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Why You Should Visit a Loved One With Alzheimer’s – Even if They Don’t Recognize You

There was a lady named Helen who had dementia. Every time her daughter, Heidi, visited Helen showed no sign of recognizing her daughter. Heidi was heartbroken. Time after time it was the same. She’d visit and get no response whatsoever, so finally she made the painful decision to stop visiting. It only upset her and she believed her mother felt no pleasure during her visits.

They May Recognize You but Not Be Able to Express it

It’s always possible, however, that your loved ones do recognize you but are just not be able to show it.

I had a personal experience which I believe demonstrates this. I volunteer to visit three ladies with dementia at a local memory care facility. One of the ladies I was assigned to visit was named Doris

Doris was so frail that just about the most I could do with her was sit and hold her hand. I also talked to her a little but she rarely said anything in response. In fact she rarely said anything to anyone. She showed no sign of recognizing me from my previous visits.

Then one day – during my sixth visit – as I was holding her hand she put her other hand on my arm and began caressing it. I had the distinct feeling that she remembered me. I don’t think she would have been so openly affectionate to a total stranger.

I wasn’t really surprised when I found out that Doris passed away just a few days after that visit. I was so happy I’d gone all those times and that she’d been so responsive during my final visit.

They May Remember How Often You Visit Even if They no Longer Remember Their Relationship with You

I was speaking at an Alzheimer’s family support group recently. A man there told me that he visited his wife, who had advanced-stage dementia, nearly every day even though she didn’t recognize him as her husband. He learned early on, however, that she knew when he’d missed a day. She’d always say, “You didn’t come yesterday.”  Once he realized that she did remember if he’d been there, he tried even harder to never miss a day.

They May Enjoy Being Visited, Even if They Don’t Know Who You Are

I had another personal experience which led me to this conclusion. Although I was fortunate enough that my loved one with dementia always recognized me, he had many visitors he didn’t remember. I was present during some of these visits and it was always perfectly obvious that he enjoyed spending time with them.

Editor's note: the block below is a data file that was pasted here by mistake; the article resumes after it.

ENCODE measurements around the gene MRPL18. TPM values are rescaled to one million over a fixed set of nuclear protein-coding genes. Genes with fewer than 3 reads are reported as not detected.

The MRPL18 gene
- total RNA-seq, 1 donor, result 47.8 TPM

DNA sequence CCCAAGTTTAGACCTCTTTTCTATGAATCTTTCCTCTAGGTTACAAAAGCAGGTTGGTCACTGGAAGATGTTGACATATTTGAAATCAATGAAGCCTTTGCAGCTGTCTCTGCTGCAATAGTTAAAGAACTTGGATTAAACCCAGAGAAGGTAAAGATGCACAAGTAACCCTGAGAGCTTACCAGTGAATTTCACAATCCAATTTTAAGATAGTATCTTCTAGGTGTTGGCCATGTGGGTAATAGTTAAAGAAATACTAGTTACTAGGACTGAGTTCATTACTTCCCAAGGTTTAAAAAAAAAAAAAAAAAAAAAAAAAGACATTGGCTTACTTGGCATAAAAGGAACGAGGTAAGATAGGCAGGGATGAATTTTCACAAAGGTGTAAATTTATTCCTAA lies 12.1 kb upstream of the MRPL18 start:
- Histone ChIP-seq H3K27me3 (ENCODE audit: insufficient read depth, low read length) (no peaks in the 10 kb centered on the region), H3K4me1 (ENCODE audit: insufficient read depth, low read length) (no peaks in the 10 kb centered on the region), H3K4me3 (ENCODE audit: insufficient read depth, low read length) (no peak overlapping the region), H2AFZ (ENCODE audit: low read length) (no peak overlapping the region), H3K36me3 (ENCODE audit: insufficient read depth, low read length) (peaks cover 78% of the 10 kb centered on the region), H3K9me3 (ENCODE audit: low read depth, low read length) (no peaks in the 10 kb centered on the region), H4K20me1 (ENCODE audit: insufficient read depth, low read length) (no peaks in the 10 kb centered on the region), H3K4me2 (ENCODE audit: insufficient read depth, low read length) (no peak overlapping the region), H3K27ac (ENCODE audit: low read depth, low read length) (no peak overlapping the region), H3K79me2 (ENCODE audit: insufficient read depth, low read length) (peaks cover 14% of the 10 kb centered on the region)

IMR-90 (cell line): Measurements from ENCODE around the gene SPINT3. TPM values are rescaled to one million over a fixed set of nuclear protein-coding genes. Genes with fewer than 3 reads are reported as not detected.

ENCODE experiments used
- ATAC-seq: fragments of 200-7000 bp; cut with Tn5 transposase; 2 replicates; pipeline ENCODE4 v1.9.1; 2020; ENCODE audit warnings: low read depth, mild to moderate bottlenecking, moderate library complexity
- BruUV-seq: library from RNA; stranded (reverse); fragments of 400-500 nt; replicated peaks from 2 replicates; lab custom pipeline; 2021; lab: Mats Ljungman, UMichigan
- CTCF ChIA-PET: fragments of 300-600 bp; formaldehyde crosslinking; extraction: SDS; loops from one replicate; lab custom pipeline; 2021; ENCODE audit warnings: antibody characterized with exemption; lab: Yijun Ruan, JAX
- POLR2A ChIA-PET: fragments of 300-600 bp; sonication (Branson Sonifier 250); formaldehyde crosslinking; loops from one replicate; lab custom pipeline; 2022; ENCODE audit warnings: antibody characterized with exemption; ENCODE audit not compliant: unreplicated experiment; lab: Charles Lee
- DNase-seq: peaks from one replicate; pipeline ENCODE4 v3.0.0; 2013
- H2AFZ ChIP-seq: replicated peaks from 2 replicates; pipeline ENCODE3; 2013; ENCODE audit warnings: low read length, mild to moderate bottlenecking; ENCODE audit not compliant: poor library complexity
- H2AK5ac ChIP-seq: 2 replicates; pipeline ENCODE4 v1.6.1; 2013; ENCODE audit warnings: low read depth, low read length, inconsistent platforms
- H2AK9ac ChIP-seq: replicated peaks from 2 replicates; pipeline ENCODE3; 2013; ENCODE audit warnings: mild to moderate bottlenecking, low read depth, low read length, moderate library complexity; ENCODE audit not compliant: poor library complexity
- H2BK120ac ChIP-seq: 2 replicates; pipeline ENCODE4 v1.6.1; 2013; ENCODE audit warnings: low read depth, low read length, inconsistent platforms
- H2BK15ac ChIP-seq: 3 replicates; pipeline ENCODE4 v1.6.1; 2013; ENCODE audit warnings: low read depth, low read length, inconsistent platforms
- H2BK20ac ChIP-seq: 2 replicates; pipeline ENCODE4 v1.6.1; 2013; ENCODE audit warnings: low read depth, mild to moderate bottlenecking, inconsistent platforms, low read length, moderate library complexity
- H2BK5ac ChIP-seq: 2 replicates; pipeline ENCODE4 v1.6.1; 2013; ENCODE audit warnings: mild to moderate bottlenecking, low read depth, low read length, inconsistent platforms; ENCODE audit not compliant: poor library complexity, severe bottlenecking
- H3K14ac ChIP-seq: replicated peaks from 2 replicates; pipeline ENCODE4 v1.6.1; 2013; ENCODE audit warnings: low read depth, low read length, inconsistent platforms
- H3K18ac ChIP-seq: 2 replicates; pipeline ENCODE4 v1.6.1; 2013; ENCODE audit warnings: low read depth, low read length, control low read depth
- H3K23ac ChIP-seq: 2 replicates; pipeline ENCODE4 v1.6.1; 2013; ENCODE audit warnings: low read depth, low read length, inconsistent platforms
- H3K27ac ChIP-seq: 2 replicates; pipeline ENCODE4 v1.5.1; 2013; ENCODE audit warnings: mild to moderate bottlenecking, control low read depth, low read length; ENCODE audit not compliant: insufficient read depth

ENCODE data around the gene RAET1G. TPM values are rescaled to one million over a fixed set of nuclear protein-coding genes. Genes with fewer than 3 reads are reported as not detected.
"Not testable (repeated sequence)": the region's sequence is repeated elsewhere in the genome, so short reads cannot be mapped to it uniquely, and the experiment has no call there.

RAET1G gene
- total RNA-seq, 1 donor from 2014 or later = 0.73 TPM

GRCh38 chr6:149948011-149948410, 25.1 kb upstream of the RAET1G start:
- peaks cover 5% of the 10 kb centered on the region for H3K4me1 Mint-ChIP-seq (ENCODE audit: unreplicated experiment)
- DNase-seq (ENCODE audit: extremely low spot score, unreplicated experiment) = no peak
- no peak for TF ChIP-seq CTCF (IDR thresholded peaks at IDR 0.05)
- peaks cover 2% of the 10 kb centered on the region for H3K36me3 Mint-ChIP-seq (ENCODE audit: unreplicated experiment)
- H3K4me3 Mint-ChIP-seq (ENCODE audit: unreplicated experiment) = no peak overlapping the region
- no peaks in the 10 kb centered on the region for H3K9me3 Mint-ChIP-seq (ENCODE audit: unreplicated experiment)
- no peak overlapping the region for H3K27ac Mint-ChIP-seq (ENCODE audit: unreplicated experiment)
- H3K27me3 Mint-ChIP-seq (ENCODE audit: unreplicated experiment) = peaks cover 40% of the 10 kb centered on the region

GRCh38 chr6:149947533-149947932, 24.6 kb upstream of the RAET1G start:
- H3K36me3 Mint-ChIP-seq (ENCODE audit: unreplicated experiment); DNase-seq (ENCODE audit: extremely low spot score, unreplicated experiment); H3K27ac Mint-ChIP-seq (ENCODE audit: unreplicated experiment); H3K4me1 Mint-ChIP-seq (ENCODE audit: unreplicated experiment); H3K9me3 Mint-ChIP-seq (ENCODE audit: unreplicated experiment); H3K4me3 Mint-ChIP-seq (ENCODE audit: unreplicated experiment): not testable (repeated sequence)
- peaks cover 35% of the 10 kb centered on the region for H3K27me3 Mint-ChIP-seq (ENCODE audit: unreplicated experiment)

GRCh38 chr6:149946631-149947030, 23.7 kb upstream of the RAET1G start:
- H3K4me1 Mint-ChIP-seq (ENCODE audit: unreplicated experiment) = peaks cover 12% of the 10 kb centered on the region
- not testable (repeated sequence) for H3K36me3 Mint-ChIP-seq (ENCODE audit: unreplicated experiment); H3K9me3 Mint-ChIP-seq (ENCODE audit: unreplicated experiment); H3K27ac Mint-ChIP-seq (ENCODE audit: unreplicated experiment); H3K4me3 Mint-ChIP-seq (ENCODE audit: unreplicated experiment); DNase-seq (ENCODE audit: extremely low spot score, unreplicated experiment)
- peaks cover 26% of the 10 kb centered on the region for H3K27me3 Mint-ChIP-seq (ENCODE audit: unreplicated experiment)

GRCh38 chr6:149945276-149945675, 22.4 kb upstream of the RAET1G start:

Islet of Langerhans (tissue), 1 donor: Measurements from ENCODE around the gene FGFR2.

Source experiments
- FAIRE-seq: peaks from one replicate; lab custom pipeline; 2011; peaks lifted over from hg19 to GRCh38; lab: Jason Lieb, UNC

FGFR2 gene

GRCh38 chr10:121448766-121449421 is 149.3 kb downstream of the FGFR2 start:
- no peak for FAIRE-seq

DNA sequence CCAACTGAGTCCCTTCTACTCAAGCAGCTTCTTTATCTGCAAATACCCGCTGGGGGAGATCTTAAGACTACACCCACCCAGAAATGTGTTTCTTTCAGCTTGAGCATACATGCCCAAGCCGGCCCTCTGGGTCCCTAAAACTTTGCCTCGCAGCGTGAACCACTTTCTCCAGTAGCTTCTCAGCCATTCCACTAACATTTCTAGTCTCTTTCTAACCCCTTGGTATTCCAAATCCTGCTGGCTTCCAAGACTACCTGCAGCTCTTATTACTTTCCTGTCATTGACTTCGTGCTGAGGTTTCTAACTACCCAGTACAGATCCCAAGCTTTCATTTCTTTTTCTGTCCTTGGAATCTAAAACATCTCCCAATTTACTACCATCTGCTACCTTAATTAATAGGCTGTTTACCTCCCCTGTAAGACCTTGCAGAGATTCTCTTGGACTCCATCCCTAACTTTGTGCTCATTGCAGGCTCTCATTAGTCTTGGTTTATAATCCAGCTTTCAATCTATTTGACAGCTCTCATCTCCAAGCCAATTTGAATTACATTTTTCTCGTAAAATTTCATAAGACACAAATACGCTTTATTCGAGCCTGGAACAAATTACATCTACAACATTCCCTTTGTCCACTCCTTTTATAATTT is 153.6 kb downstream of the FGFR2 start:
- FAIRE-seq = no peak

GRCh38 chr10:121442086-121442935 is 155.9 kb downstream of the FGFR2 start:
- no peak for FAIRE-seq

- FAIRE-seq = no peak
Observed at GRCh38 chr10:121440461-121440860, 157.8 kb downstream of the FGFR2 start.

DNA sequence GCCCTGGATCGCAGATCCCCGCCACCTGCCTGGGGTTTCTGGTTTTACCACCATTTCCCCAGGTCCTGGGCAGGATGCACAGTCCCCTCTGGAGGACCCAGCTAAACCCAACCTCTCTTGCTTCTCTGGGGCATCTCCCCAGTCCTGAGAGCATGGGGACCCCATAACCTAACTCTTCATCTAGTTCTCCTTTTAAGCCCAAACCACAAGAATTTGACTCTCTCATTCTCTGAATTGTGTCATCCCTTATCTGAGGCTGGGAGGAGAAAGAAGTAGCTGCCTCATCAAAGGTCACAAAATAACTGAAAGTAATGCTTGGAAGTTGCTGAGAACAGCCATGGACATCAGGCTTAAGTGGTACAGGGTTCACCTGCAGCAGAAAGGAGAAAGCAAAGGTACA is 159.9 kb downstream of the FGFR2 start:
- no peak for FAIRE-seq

When these people were there he’d often hold hands with one of them the whole time. And he’d have a long, pleasant talk with them. It was perfectly obvious he was enjoying himself.

You May Feel Gratified That You’ve Given Them Pleasure

Although the main focus of your visits are your loved ones, you might find there’s an unexpected benefit for you, too. You may initially feel hurt or frustrated that they don’t remember you, but if you can get over that hurdle and if it was clear that they enjoyed the visit, you will probably feel gratified that you gave them that pleasure. You may remain in a good mood afterward, too.

Can anyone think of other reasons you should visit loved ones who don’t recognize you?

Marie Marley is the award-winning author of ‘Come Back Early Today: A Memoir of Love, Alzheimer’s and Joy,’ and co-author (with Daniel C. Potts, MD, FAAN) of ‘Finding Joy in Alzheimer’s: New Hope for Caregivers.’ Her website ( contains a wealth of helpful information for Alzheimer’s Caregivers.

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2 Responses to “Why You Should Visit a Loved One With Alzheimer’s – Even if They Don’t Recognize You”

  1. Gerhild Somann from Stouffville ON Canada says:

    Dear Marie,
    Thank you for publishing your experiences which resonate with me completely. I have learned so much through the Alzheimer’s Reading Room and through a variety of books such as Creating Moments of Joy, Learning to Speak Alzheimer’s and On Pluto. Without all this I would have been like a babe lost in the woods. My husband is a late stage Alzheimer’s patient and until almost a year ago I cared for him at home until we hit a crisis that required hospitalization. The last few months at home were hell, sprinkled with stardust. Thanks to our loving relationship of 40 years and having been true partners in every sense, it goes without question that I am at his side virtually all the time. He can no longer sit unaided nor can he use his arms or legs, or really speak except for odd words or phrases which can be quite funny. He was always a fun guy and loved to laugh — this is what I find that holds it all together, my ability to touch the humor button even during frustrating moments such as brushing his teeth … but it is all worth it. Plus music that still touches him and so in the evening I would sing him a lullaby that he knew from his childhood — he always looks intently at my lips trying to hum along. Our love still holds us together and if I could not be there, I would miss him beyond words. Thank you for sharing. Sincerely, Gerhild Somann

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    Visiting People With Alzheimer’s Who Don’t Recognize You

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